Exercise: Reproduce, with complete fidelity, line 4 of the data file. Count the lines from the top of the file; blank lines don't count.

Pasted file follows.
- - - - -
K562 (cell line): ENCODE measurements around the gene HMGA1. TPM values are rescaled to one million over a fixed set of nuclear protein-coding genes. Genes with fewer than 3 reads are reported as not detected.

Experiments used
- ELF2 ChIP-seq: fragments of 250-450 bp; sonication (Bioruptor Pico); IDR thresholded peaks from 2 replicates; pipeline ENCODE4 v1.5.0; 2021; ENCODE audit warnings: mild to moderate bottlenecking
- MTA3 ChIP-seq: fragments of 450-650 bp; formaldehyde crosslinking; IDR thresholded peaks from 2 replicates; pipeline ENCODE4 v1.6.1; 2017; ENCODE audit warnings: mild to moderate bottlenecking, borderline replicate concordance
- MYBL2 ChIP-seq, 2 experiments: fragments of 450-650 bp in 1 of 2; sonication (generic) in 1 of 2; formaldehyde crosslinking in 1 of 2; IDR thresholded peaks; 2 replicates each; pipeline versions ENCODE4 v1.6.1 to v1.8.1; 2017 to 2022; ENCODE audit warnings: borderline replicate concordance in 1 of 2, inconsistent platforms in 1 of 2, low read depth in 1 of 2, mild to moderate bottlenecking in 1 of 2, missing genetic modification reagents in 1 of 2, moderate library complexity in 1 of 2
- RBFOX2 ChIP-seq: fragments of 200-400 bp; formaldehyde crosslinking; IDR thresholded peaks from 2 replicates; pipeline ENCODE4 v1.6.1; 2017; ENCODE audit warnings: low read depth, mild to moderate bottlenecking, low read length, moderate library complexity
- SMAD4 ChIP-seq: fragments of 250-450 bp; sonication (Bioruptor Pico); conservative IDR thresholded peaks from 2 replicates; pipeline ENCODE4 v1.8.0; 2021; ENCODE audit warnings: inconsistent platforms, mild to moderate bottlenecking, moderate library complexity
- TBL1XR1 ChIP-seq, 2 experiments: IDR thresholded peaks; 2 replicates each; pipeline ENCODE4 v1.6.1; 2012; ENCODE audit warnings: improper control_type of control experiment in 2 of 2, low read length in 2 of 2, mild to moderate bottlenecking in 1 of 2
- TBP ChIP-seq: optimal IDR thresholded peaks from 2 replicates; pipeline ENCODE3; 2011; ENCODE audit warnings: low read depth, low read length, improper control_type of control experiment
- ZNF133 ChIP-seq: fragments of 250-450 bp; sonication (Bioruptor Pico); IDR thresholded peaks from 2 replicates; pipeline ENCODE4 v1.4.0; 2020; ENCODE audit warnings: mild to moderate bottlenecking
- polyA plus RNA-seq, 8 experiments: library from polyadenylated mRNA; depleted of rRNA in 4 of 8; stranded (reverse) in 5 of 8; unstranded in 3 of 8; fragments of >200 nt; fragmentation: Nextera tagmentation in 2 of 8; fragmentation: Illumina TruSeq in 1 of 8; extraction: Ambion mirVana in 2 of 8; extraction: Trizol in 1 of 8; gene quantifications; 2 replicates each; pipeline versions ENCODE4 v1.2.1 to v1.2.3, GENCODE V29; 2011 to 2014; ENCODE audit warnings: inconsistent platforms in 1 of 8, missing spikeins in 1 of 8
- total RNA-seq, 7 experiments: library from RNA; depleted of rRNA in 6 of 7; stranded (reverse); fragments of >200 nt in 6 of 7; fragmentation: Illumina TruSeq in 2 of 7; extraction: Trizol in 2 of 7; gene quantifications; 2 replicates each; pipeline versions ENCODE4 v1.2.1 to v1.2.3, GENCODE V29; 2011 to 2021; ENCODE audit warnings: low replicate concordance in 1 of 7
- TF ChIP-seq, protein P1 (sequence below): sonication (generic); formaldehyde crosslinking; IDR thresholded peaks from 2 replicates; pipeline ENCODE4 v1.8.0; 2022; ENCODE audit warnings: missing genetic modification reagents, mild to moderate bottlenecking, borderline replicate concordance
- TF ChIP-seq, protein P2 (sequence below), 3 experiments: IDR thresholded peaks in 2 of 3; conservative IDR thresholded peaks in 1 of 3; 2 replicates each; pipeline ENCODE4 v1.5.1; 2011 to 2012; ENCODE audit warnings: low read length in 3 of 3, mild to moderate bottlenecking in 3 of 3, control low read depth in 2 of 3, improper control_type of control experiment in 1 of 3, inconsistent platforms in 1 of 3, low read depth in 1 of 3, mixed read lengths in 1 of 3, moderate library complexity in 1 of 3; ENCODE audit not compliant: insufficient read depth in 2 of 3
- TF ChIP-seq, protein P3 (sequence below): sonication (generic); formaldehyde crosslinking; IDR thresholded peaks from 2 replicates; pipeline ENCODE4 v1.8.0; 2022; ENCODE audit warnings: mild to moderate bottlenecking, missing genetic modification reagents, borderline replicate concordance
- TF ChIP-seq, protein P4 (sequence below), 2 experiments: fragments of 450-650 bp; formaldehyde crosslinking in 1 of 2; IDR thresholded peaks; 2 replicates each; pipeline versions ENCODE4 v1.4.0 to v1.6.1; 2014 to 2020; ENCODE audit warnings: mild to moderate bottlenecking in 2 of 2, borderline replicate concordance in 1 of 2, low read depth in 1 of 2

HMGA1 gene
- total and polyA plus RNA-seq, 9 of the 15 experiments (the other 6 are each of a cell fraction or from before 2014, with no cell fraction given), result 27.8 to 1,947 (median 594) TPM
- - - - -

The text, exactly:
- MTA3 ChIP-seq: fragments of 450-650 bp; formaldehyde crosslinking; IDR thresholded peaks from 2 replicates; pipeline ENCODE4 v1.6.1; 2017; ENCODE audit warnings: mild to moderate bottlenecking, borderline replicate concordance